UK – Tomorrow (2 April) is World Autism Day and Vue Worcester and Bolton are two of (hopefully) many cinema that will celebrate it by hosting a special autism-friendly screening of Muppets Most Wanted with dim lights, low sound and no adverts.

Robert Wilkins, general manager at Vue Worcester, said: “At Vue Worcester we are dedicated to providing all our customers with the best cinematic experience possible.

“We are therefore delighted to be bringing The Muppets Most Wanted autism friendly screening to our customers to mark World Autism Awareness Day and aim to provide cinema goers with an enjoyable experience specifically tailored to their needs.”  LINK1 and LINK2

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Ted Schilowitz and Barco Set To Announce New Secret Project at CinemaCon

Ted Schilowitz

Ted Schilowitz, Barco’s New CinemaVangelist

Ask Ted Schilowitz whether he works in either technology or motion picture production or computer hardware or high resolution imaging or marketing, and the answer you’re most likely to receive is, “Yes”. The technologist was recently tapped by Barco, the cinema technology company, to become their CinemaVangelist and help the firm launch its CinemaBarco suite of products.

That’s not the first non-traditional title Schilowitz has had. He’s also a consultant at Twentieth Century Fox where he holds the title of Futurist. Under the arrangement, which began at the end of last year, Schilowitz works with the studio’s President of Physical Production, Joe Hartwick, and President of Feature Post Production, Ted Gagliano, to identify and figure out what kind of technologies and storytelling tools and strategies a big movie company needs to pay attention to, you know, to make sure they don’t miss something really big.

Schilowitz’s title at Fox is almost tame compared to the ominous one he held at Red Digital Cinema; Leader of the Rebellion. Along with James Jannard, Schilowitz helped co-found one of the leading manufacturers of digital cinematography equipment as the company’s first employee. He remained with Red until September of last year.

With those kinds of credentials, it almost seems pointless to mention his role in founding G-Tech, a manufacturer of media storage devices which was purchased by Hitachi. Nor that he helped develop the video cards for AJA Video Systems in collaboration with a little company called Apple.

You can probably see why it might be difficult for someone with Schilowitz’s resume to provide a direct answer about the definition of his profession. Even so, during a recent phone conversation with Schilowitz as he drove to Las Vegas for CinemaCon, I figured its was at least worth asking him how he landed his most recent title with Barco and exactly what he’d be helping the company with.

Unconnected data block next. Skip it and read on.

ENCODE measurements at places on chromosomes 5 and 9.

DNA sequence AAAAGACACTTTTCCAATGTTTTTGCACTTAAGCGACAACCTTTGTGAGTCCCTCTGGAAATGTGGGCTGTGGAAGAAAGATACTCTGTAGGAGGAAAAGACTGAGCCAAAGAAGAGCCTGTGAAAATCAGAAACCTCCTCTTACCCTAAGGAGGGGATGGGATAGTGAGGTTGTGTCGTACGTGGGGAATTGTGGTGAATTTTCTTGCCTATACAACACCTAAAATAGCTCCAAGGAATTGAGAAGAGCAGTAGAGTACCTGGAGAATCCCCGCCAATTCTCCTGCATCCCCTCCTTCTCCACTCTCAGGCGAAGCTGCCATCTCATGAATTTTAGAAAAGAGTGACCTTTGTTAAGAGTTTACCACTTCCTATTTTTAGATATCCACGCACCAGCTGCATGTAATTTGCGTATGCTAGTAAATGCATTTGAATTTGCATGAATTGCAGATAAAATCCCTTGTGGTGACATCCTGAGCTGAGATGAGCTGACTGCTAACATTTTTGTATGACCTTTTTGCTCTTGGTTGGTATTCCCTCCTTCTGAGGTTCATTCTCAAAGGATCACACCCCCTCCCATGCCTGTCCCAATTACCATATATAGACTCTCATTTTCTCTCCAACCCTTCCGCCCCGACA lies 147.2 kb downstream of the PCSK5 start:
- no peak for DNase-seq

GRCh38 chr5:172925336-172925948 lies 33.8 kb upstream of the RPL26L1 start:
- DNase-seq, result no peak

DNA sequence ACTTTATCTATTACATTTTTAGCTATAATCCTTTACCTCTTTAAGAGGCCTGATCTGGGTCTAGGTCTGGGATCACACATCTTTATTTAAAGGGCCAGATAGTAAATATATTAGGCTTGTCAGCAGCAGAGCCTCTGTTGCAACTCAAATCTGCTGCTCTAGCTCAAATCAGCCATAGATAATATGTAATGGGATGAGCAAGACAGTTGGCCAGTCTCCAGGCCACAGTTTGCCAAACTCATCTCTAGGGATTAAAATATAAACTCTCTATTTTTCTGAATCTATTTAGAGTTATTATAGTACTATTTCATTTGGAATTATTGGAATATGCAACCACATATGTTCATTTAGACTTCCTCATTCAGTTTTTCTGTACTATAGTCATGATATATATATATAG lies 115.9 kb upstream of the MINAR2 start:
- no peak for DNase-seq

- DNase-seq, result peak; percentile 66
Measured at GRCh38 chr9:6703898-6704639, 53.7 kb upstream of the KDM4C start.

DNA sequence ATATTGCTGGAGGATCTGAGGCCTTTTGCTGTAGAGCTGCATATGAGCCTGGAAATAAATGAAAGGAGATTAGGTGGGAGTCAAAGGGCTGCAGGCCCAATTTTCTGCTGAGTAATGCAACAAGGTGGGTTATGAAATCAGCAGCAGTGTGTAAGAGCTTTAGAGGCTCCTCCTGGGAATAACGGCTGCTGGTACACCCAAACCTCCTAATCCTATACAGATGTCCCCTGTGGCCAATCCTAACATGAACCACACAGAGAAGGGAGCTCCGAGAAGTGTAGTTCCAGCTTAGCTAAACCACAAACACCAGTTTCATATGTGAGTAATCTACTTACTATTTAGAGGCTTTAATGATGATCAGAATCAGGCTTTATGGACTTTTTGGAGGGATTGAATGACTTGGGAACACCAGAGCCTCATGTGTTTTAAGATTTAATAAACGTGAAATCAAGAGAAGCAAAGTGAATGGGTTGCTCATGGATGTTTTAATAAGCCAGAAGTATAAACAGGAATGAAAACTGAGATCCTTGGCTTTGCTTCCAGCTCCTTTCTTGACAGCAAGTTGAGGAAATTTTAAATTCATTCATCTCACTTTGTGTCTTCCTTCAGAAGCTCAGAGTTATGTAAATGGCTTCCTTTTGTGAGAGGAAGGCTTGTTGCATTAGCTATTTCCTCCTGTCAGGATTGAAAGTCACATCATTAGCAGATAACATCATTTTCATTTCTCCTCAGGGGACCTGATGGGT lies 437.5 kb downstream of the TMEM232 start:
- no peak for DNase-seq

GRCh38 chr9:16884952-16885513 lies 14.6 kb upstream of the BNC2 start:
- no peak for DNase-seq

The transcript of our conversation is a perfect example of how good Schilowitz is at building excitement around the technology used in modern motion pictures and television. What’s even more amazing is that he can manage to do this without divulging the details of a big new product Barco is announcing at CinemaCon, only managing to further build the suspense over just what it might be.

Celluloid Junkie: Okay, I’ve got to start with title. What’s the deal with the CinemaVangelist title?

Ted Schilowitz: My logic about titles in the modern world of business is that titles mean a lot less than they used to. It’s really what people do versus what they’re called that matters. When I started talking with Barco about what my title should be in this new role there were a bunch of very traditional titles that made me sound very self important. None of that really worked for me. It needs to be more fun. We’re in the entertaimnet business, we’re in the movie business, we’re in the fun business. I want this to be a kind of watershed moment for Barco in terms of the kind of environment that we’re creating and what I’ve been brought in to help spearhead is this new level of showmanship and this realization that technology doesn’t need to be boring, but that technology needs to be integrated with the wonder of storytelling and that’s where things get exciting. So we came up with like five or six different names and then the Barco execs said “We like CinemaVangilist we think that defines your role and it defines Barco and why we’re both very excited.” I’m thrilled to be a part of Barco and Barco is very motivated to have me helping that effort. It’s very bidirectional. It’s essentially evangelizing the art, the science and the fun of cinema, in all its form and functions. It doesn’t really have a hard definition.

CJ: What led you to Barco and what will you be doing for them?

TS: Well, at the same time as I’m doing this crazy gig for Fox, in the background, in secret, I’m working on this very interesting piece of technology and storytelling for Barco, which is an amazing company in so many ways. Not a lot of people know about Barco. They know Barco, they just don’t realize they know Barco, because every time they go to a cinema they see a Barco projector. They have the leading market share out of all the three or four big companies. They are in my opinion best of breed when it comes to this number one in terms of the technology and number one also in terms of servicing their clients and really making sure that they get maximum value out of the technology. So we’ve been working on this secret thing and Fox is involved in it along with one other big movie studio, but I’m not sure I have clearance to talk about them. It’s going to be launching on March 25th.